South Africa’s economy was built on its mineral wealth. Now mining houses are re-investing in the communities that have grown up around their operations. (Image: Brand SA) • Focus on African resources at Mining Indaba • Machel, Blair head to South Africa for Mining Indaba • Working towards sustainable mining • Robots that can save miners’ lives • Johannesburg – from mining camp to big city Sulaiman PhilipMining – and its unparalleled influence on the South African economy – began with the discovery of the Eureka Diamond in 1867. But it was the discovery of a rich seam of gold in 1886 on the Rand that turned the South African economy from largely agricultural to the richest gold mining area in the world within a decade.Fortunes were made and lost on the golden Rand. For the majority of the large pool of labour that travelled to the mining camps that became towns and then cities, however, the mines were just a means to an end. The poorer end of the white labour market saw the riches of the mines as a way to supplement income from farming or to pay tax bills. For African men, labouring on the mines was the fastest way to earn enough to pay lobola and buy a piece of land to farm.Mining is the foundation on which the South African economy was built. Between 1860 and 1910 as a mining-centred economy evolved and old farming and trading traditions died, mining houses used their wealth and political power to create a migrant labour force through the need to pay new taxes or the appropriation of land.Then, in the 1970s Anglo American, through its Urban Foundation, began upgrading education and infrastructure in the townships. And American companies operating in South Africa during apartheid were subject to the Sullivan Code. Devised in 1977, it was a set of principles that compelled American companies to run their South African operations using American human rights and social justice principles.By 1994, as the old political and economic system died, working conditions on the mines for the migrant labour put mining houses in the harsh glare of the resurgent, politically powerful union movement. To the unions, these philanthropic acts were window dressing that did little to change the conditions on mines or alleviate the suffering of communities once operations stopped. Dark villageNaledi Trust is a village of 34 households close to Kroonstad in Free State. Since 2009, the community has been without electricity because it owes Eskom R47 000 – an insignificant amount to the big mining houses, but it might as well be R4-billion as far as the community is concerned.Mohapeloa Komane, the principal of Lovedale Primary School in Naledi, grumbled that lack of electricity made it difficult for her charges to study. “For instance, some homework to do with weather forecasts was difficult to do because they needed to have watched the forecasts on television. But because they had no electricity, they could not get to watch television,” she told the Weekly newspaper.Now, thanks to a world-first project led by Anglo American and its partner, Ballard Power Systems, the lights are on in Naledi. The mining house and the Canadian company are testing a power cell that converts fuel into electricity.Part Anglo corporate social investment (CSI) project and part pilot project, the fuel cells in Naledi use platinum, methanol and hydrogen to generate 15kW of power used for cooking, lighting, televisions and to run the fridges donated by Anglo American Platinum.There are business advantages for Anglo – a cheap, constant power supply not dependent on Eskom – but the Naledi test is also a major programme in the mining house’s CSI unit. If the 12-month test is successful, Anglo will begin to roll out the technology to the 600 000 South African households that Eskom does not reach.For Anglo, if the test phase is successful, the project could lead to the development of a high-tech manufacturing business. A new rural electrification industry means jobs in manufacturing, design and installation maintenance which will support and sustain Anglo mining jobs.But none of this matters to Doko Petrus Mvundle, a 90-year-old resident of Naledi, who simply sees a brighter future for his community: “This electricity will change our lives. I have always hoped that one day the lives of our children and grandchildren will be better than ours.”A 2014 report measuring the performance of listed companies when it came to their spending on CSI found that the mining industry spent the most on CSI programmes. In total, the industry invested R3.9-billion a year on programmes, most of it in communities around their operations. Next Generation’s Reanna Rossouw, a management consultancy, says that companies have started to look at CSI as an investment rather than as a hand-out. “The days of ‘feel good’ programmes are over. Boards want to know how CSI will benefit business.”Tough economic times and the regulatory environment mean companies are looking to measure the effect of their programmes not just in terms of return on investment for shareholders but also in terms of effect on beneficiary communities. Sustainable businessThe mining industry has embraced a new way of doing business. “Organisations have entered a new era of doing business in communities to whom products and services are sold and on whom mining companies depend for future sustainability and profitability. CSI forms an integral part of the sustainable organisation of the future.”Across the group, including its Chairman’s Fund, Anglo American spent R643-million on CSI projects, part of the R50-billion the private sector spends on CSI programmes a year, in 2014. Like other mining houses, the money was invested in projects in education, business development, health, community development, art and culture, and sports development.For Norman Mbazima, the chairman of the fund, the company is investing in the future of the country and the company by helping to build dynamic, enabled communities. By harnessing the company’s strengths and the country’s resources, Anglo American is helping South Africans take control of their lives. “We’re committed to not only being a good corporate citizen but to making a genuine difference in the communities surrounding our operations, and in South African society as a whole. In all our efforts as a company, we work towards delivering sustainable value that makes a real difference now and for the future.”We commit ourselves to building a humane, equitable and caring global society, cognisant of the need for human dignity for all.The South African government enacted legislation after 1994 requiring CSI-linked support for socio-economic development. Legislation like 2002’s Mineral and Petroleum Resources Development Act changed the environment in which mines operate. It vested ownership of the nation’s mineral wealth in the state an introduced obligations for mining companies that sought prospecting rights or mining licences.After the 2002 World Summit on Sustainable Development in Johannesburg, a framework was developed to strengthen the partnership between the government and the private sector. The JPOI (Johannesburg Plan of Implementation) called on industry to contribute towards sustainable development. For mining houses this meant that sustainable development influenced all aspects of their operations, from prospecting to post-closure.After 2002, the International Council on Mining and Metals’ stated objective became a “need to contribute first and foremost towards improvement of the quality of life of the communities in which [mines] operate”.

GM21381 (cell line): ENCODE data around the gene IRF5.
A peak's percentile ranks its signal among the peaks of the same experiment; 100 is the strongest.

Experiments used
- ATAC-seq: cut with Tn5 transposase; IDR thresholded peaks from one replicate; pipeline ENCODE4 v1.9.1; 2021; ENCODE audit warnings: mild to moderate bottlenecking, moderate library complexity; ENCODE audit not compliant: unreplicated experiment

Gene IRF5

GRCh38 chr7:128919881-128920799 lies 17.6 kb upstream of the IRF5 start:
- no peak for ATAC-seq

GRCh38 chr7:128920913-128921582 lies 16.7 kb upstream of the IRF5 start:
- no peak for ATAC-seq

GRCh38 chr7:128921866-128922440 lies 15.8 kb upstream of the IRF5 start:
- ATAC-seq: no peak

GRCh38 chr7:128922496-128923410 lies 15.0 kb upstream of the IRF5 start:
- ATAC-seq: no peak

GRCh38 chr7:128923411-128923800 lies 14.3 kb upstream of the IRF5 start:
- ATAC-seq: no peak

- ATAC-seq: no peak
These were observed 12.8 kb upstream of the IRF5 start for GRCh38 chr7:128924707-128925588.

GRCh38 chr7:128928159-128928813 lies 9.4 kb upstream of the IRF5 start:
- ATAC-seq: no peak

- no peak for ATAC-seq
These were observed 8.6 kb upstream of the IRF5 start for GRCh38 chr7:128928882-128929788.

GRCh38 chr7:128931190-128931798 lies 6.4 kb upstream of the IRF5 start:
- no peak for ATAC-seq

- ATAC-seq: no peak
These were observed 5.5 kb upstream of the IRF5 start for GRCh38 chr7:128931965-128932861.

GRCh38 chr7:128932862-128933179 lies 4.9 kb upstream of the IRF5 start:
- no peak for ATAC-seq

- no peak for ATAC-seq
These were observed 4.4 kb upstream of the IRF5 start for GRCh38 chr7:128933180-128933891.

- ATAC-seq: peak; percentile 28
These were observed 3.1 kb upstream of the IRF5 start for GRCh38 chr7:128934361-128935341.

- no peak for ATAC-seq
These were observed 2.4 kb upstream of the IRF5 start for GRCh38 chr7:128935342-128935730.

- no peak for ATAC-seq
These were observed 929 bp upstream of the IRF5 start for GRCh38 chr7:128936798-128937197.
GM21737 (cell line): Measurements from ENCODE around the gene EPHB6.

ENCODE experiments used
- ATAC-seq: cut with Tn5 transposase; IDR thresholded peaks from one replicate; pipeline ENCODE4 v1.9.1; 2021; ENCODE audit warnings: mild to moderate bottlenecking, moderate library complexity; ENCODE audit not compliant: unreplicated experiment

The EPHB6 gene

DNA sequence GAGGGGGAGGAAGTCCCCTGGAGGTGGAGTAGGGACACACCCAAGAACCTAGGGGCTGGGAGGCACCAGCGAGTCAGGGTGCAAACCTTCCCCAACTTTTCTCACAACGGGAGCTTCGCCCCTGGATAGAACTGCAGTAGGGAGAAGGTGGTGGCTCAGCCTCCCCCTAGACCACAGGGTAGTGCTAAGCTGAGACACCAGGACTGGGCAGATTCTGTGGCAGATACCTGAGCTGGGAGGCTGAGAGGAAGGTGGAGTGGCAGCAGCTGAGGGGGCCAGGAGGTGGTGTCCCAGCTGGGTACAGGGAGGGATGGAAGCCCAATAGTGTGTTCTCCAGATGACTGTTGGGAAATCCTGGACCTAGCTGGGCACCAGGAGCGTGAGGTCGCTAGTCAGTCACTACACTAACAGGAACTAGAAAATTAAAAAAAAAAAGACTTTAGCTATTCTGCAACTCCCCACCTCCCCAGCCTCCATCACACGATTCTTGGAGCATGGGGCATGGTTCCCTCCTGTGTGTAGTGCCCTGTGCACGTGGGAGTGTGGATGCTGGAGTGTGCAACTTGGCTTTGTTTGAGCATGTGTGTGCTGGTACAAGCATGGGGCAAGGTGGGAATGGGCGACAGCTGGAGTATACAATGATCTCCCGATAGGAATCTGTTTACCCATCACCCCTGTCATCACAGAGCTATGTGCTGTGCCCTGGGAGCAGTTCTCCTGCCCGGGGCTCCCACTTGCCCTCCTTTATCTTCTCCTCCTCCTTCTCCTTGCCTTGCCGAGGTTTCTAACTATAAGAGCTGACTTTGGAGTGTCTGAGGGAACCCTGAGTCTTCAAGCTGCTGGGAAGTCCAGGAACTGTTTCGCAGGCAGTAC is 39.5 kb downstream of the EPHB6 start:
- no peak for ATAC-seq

8 Best WordPress Hosting Solutions on the Market Mozilla just announced that Weave, its official synchronization tool for Firefox, has just hit version 1.0 and is now generally available. Weave is a free browser add-on that can seamlessly sync bookmarks, saved passwords, browsing history and open browser tabs between different computers that run Firefox. Weave also runs on Mozilla’s mobile browser for the Nokia N900.Mozilla announced the Weave project in late 2007. Weave is compatible with Firefox 3.5 and up.Getting Started To use Weave, you have to register for an account with Mozilla. The plugin will automatically prompt you to create this account after the installation. Advanced users who are worried about their privacy can also use their own servers as a repository for their data. It’s worth noting that all of the data you transfer to Mozilla’s servers is encrypted.Weave vs. XMarksOf course, Weave isn’t the only solution for syncing bookmarks and XMarks is currently the most popular bookmark syncing tool. Unlike Weave, XMarks isn’t just compatible with Mozilla’s browsers but also supports Safari, Chrome and Internet Explorer. XMarks can sync bookmarks between these browsers.Weave syncs a lot more than just bookmarks, however. Weave also syncs passwords and your browsing history, for example. In future versions, Mozilla also plans to allow users to sync add-ons and other browser customizations. A Web Developer’s New Best Friend is the AI Wai… Related Posts Why Tech Companies Need Simpler Terms of Servic… Top Reasons to Go With Managed WordPress Hosting frederic lardinois Tags:#Browsers#Product Reviews#web
zoomImage Courtesy: Desgagnés Canadian shipping company Desgagnés christened and launched on April 17 the M/T Mia Desgagnés, the world’s first polar-class dual-fuel oil/chemical tanker. “Desgagnés is very proud to have achieved another world first in only a few short months,” Louis-Marie Beaulieu, the company’s president and CEO, stated, recalling that last May, Desgagnés named the M/T Damia Desgagnés, the very first dual-fuel asphalt-bitumen-chemical tanker.The 135-meter-long Mia Desgagnés is the second in a series of four new product carriers ordered by the company at Besiktas shipyard in Turkey.As informed, the vessel represents an investment of over CAD 50 million, including nearly CAD 9 million for the addition of dual-fuel/LNG motorization.“This is a very significant investment in line with our commitment to reduce our environmental footprint,” Beaulieu added, thanking the Quebec government for its financial contribution of CAD 700,000 under its program to improve transportation efficiency and reduce greenhouse gas emissions (PETMAF).The Mia Desgagnés has several sustainable development certifications, including “CLEANSHIPSUPER” and “GREEN PASSPORT”. The tanker is able to run on three different types of fuel, including liquefied natural gas (LNG).With a deadweight capacity of nearly 15,000 tons and tanks with a capacity exceeding 17,000 cubic meters, the Mia Desgagnés will be transporting refined petroleum products or chemicals.The ship, with its double hull and Polar 7 certification, can navigate in ice-laden waters. It is equipped with a variable pitch propeller as well as bow and stern thrusters. Its generators’ power output of over 3 megawatts allows the vessel, through its generator/motor integrated in the propulsion shaft, to reach a cruising speed of up to 7 knots without using the main engine.